When I was a little girl, I found my parents’ old card table in the garage and dragged it arduously down our long driveway. I mixed up a big batch of Country Time Lemonade, cracked some ice out of the trays and opened my first business. We lived in a fairly rural area, and the people who drove down our street all lived there or were lost. As each car approached, my excitement for a sale would grow. I filled a mason jar with quarters from my customers and I was hooked! I was a baby entrepreneur.
I knew many kids who had paper routes, sold cookies door to door, had chocolate bars or wrapping paper they sold for school. They too were baby entrepreneurs.
The interesting part of this is that they are the same kids who grew to become adult entrepreneurs. I would challenge you to ask your friends who own their own successful businesses if they had a lemonade stand, most will tell you yes.
The skills that the baby entrepreneurs were learning selling lemonade:
1.) No one is going to hold you accountable to lug the card table to the street or make the lemonade
2.) You’re in charge, you don’t have a boss. You can get the other neighborhood kids to help and be bossed around by you.
3.) You manage your own time. You can sell it all day or go play.
4.) You can control what you make. You can shut down the lemonade stand when you have made enough money to buy some candy or you can sit out there longer.
5.) You’re in charge of your own marketing of the lemonade: Signs, waving at cars, smiling, or going door to door with flyers. Or you can get the neighborhood kids to do it for you and begin leveraging your time.
6.) Not every car is going to stop and buy. Some may act too busy or not even look your direction.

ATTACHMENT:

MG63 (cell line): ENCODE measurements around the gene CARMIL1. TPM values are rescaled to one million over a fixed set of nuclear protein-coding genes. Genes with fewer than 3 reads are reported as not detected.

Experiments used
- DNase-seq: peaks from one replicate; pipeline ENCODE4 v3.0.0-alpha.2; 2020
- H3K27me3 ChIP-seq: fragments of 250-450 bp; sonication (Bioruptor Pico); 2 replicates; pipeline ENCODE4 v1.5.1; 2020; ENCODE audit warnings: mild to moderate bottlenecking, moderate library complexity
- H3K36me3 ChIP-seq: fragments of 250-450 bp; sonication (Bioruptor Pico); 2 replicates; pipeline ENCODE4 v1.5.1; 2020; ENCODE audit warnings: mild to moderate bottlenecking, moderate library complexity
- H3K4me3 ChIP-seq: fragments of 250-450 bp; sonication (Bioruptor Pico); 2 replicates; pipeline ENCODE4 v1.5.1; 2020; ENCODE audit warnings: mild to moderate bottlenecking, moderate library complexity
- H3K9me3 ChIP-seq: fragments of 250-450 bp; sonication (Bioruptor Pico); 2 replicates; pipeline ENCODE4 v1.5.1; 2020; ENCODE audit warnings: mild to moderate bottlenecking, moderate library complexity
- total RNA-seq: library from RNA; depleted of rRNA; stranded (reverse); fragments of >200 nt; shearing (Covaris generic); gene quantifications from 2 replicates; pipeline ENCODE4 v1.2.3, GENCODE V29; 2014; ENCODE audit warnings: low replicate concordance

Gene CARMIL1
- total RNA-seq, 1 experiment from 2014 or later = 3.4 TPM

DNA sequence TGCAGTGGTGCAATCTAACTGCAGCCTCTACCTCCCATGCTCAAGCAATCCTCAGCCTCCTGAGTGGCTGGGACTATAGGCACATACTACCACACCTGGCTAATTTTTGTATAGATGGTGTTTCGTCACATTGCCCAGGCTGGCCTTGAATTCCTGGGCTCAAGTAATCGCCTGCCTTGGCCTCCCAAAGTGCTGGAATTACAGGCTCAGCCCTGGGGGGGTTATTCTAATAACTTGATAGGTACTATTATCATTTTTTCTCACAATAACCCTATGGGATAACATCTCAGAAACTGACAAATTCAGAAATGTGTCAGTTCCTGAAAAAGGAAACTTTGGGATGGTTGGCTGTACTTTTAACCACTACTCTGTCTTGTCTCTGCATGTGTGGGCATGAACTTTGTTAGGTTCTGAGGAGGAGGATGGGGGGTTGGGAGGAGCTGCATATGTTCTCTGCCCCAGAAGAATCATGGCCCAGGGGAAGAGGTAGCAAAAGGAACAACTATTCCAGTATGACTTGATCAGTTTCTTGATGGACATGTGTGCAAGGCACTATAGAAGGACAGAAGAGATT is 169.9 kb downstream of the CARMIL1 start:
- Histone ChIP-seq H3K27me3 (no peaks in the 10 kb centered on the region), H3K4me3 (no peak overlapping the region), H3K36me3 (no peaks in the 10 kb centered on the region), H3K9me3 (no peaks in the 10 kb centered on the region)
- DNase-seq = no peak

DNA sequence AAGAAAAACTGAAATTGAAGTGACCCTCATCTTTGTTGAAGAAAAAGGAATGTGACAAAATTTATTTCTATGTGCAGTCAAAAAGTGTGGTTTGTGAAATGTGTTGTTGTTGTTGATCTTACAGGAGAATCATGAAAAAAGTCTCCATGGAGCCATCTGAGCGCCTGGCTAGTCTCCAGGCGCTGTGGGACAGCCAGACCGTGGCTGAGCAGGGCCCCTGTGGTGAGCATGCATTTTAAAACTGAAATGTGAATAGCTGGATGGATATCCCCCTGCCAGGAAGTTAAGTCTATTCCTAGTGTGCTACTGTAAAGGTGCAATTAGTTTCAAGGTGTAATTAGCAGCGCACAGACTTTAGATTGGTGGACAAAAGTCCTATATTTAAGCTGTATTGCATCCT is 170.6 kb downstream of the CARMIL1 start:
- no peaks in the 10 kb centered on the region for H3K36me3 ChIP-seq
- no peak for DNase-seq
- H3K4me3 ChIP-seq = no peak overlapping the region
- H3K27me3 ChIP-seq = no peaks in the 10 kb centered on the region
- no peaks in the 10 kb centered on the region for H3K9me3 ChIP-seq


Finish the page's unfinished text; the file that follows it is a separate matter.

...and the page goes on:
7.) It may take a while, a long while, for a buyer to show up. Some days it may rain or be hot outside.
8.) Some days you will not sell lemonade.
9.) Some people will not like your lemonade and complain (like your brother or other family members)
10.) You can improve what you sell. You can add discounts, increase you price by adding cookies, do BOGO’s, or promote frequent lemonade buyer cards.
These baby entrepreneurs, sitting by the side of the road are developing a skill set that will build the foundation for their entrepreneurial futures.
The baby entrepreneurs learned a resiliency about business that becomes invaluable as an adult. I am now in the Network Marketing Industry. In this type of business model you “own” your own business and distribute goods or services. I find people become frustrated because so few people who join their businesses are successful. In fact the failure rate is astonishing in the industry, with over 50% failing within the first year
Why is that? Because that 50% did not own lemonade stands. They have not owned their own business or been in commission only sales before. They probably have been hourly or salaried workers in their lifetimes and have not built the skill set the baby entrepreneurs were learning curbside. It’s about a skill set and a mind-set that entrepreneurs must develop to become successful. That is the missing link.
If you’re in NM and are looking to find other people who might be interested in joining your business. Think about who is already business owner or been in commission only sales.
Who do you know that had a lemonade stand as a kid?